As part of the commitment, which represents a three-year extension of an existing partnership established more than a decade ago, Rotary will work to raise $50 million a year, with every dollar to be matched with two additional dollars from the Gates Foundation. Rotary also announced funding allocations totaling $45 million in support of critical immunization and disease detection, research, and community mobilization efforts in Africa (Angola, Ethiopia, Mali, Nigeria, Somalia, and South Sudan) and Asia (Afghanistan, Pakistan, Papua New Guinea, and Philippines). While only Afghanistan and Pakistan continue to report cases of wild poliovirus, "last-mile" obstacles to global eradication, including weak public health systems and difficulty reaching children in areas of conflict, have proven challenging.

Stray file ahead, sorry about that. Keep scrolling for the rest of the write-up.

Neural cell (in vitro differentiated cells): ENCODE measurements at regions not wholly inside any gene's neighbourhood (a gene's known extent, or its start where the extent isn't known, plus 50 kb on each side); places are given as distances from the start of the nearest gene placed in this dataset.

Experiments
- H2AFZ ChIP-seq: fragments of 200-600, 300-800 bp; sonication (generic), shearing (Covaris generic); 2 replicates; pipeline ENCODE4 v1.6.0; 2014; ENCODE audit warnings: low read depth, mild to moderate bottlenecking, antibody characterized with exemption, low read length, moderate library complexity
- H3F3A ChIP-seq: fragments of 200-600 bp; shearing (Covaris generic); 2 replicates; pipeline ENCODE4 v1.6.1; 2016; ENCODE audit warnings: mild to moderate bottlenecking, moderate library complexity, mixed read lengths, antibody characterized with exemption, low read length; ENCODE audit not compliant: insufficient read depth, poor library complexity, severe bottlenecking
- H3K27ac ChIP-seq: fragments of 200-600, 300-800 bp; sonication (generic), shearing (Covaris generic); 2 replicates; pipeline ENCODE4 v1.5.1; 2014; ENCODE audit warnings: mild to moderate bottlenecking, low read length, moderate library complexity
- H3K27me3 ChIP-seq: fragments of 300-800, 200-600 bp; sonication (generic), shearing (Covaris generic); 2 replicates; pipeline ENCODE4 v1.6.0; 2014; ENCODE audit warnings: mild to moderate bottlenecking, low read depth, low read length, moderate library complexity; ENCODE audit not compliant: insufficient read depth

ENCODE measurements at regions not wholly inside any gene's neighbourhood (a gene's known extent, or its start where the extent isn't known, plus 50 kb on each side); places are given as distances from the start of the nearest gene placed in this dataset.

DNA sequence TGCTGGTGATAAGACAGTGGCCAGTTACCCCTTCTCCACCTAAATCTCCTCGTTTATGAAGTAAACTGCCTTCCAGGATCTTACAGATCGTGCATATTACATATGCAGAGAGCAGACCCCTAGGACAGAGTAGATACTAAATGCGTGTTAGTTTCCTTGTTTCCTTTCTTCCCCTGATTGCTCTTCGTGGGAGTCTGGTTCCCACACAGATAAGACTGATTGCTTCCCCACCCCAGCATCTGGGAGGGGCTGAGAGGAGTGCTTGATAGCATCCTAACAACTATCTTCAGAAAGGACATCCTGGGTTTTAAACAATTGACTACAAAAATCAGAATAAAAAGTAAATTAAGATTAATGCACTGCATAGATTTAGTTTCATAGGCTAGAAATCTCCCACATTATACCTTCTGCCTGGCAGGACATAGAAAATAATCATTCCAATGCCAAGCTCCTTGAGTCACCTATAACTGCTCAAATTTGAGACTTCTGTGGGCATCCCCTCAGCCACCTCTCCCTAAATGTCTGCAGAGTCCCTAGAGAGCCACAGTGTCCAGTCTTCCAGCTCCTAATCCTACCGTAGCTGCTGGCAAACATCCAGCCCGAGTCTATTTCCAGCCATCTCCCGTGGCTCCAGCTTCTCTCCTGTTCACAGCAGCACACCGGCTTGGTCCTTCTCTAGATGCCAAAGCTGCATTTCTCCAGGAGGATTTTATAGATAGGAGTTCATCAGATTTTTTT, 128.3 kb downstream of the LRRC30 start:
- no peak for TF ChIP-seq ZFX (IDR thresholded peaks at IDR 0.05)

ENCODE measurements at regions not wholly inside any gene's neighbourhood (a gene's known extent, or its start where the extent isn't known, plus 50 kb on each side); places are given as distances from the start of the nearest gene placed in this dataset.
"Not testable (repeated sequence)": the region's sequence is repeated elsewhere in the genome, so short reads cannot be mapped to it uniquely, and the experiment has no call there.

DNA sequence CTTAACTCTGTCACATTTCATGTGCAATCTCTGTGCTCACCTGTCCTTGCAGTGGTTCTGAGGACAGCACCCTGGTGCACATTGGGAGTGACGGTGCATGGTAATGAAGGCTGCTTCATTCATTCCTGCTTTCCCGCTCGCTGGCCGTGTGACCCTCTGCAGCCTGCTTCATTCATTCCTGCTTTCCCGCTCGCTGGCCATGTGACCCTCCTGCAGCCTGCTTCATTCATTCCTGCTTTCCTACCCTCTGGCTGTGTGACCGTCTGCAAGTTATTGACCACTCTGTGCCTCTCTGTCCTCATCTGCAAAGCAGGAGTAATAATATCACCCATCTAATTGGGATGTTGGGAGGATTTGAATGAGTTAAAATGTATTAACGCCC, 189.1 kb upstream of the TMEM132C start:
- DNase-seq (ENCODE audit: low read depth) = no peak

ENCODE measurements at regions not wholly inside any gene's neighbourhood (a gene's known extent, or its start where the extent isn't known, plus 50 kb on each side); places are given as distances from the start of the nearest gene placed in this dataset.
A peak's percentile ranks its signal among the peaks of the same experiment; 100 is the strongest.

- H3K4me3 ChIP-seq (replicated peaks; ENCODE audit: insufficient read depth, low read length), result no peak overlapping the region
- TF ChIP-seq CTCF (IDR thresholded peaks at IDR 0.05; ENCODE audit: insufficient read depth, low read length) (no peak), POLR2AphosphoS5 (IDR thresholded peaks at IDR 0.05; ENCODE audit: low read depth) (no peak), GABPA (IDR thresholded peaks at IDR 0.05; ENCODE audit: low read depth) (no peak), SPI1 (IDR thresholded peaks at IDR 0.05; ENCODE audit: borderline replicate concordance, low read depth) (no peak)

Including matching funds from the Gates Foundation, Rotary has committed more than $2 billion to polio eradication since launching its program in 1985. In 1988, in partnership with the World Health Organization, UNICEF, and the U.S. Centers for Disease Control and Prevention, the organization launched the Global Polio Eradication Initiative, which was later joined by the Gates Foundation and GAVI, the Vaccine Alliance.
"Because of the efforts of Rotary and its partners, almost nineteen million people are walking today who would have otherwise been paralyzed," said former Rotary International president John Germ, who now leads the organization's polio fundraising efforts. "By partnering with the Bill & Melinda Gates Foundation, we're ensuring that children in polio-affected countries get the lifesaving vaccines they need to be protected from polio for life. As the first organization to envision a polio-free world, Rotary is more committed than ever to delivering on our promise that one day, no child will ever again be paralyzed by polio."